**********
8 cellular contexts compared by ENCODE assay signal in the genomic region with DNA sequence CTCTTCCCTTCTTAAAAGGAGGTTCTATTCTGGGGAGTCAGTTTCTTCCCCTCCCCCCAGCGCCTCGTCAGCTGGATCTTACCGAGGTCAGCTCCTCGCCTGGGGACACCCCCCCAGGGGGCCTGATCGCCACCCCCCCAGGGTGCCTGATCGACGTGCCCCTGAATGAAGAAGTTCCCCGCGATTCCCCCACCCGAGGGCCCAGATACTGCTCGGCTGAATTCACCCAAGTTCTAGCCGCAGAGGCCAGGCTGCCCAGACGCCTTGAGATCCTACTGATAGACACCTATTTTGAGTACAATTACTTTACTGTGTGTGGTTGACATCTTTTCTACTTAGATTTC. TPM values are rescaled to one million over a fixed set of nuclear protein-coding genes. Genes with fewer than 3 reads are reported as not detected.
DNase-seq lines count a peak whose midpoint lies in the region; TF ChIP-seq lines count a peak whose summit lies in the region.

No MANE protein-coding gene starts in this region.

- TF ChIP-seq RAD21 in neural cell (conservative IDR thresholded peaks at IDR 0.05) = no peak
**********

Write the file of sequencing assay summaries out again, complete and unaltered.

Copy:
8 cellular contexts compared by ENCODE assay signal in the genomic region with DNA sequence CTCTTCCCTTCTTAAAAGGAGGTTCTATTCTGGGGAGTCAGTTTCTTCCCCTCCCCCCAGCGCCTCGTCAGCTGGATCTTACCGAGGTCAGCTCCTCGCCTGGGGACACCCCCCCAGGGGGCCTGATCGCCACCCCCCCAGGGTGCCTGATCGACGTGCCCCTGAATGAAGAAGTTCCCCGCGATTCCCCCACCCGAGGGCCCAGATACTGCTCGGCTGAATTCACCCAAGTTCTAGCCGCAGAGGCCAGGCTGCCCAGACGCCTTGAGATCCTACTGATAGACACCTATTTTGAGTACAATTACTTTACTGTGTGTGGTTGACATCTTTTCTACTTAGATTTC. TPM values are rescaled to one million over a fixed set of nuclear protein-coding genes. Genes with fewer than 3 reads are reported as not detected.
DNase-seq lines count a peak whose midpoint lies in the region; TF ChIP-seq lines count a peak whose summit lies in the region.

No MANE protein-coding gene starts in this region.

- TF ChIP-seq RAD21 in neural cell (conservative IDR thresholded peaks at IDR 0.05) = no peak